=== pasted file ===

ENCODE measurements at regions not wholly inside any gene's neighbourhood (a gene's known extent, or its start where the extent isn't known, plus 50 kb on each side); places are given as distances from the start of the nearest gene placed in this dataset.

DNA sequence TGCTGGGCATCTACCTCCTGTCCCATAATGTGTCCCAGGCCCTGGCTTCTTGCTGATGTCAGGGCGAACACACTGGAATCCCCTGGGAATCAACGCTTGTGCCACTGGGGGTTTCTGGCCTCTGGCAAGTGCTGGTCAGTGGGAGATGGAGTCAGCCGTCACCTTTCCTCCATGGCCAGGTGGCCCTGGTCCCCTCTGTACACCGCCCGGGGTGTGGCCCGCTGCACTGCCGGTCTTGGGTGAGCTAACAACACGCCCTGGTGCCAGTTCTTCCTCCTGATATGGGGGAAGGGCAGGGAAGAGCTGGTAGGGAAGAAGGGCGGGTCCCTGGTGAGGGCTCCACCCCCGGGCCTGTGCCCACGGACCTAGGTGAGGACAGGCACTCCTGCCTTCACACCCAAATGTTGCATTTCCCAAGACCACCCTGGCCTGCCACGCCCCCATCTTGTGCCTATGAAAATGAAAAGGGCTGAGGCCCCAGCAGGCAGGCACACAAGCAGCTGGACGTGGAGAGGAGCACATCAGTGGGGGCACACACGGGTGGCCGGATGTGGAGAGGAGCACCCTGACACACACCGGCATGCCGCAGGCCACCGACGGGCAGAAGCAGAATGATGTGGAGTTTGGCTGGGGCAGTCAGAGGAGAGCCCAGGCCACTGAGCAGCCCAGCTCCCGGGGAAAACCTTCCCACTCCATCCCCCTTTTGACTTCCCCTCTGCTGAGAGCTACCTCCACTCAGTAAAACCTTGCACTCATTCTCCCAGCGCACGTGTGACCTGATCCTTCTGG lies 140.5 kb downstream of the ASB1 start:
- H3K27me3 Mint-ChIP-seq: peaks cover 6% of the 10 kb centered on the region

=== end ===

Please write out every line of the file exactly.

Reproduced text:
ENCODE measurements at regions not wholly inside any gene's neighbourhood (a gene's known extent, or its start where the extent isn't known, plus 50 kb on each side); places are given as distances from the start of the nearest gene placed in this dataset.

DNA sequence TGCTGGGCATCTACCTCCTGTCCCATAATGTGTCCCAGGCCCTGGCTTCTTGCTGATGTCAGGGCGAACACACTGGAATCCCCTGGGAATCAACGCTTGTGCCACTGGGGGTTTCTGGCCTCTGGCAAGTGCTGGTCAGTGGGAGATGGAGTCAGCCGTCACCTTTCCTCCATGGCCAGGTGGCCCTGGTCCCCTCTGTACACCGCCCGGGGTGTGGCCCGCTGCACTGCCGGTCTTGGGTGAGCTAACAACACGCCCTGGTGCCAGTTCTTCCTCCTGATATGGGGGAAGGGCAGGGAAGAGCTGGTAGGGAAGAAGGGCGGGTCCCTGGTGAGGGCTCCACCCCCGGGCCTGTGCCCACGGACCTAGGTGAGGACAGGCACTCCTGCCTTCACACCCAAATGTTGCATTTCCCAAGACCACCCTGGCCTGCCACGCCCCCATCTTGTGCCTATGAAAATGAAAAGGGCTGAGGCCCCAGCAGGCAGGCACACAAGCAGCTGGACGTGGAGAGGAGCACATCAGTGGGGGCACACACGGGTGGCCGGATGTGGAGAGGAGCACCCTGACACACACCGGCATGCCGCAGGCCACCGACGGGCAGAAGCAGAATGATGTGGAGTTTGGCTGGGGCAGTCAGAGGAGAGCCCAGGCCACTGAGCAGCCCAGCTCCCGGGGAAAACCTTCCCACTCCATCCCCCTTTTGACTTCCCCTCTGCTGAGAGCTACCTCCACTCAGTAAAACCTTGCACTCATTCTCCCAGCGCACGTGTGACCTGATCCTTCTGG lies 140.5 kb downstream of the ASB1 start:
- H3K27me3 Mint-ChIP-seq: peaks cover 6% of the 10 kb centered on the region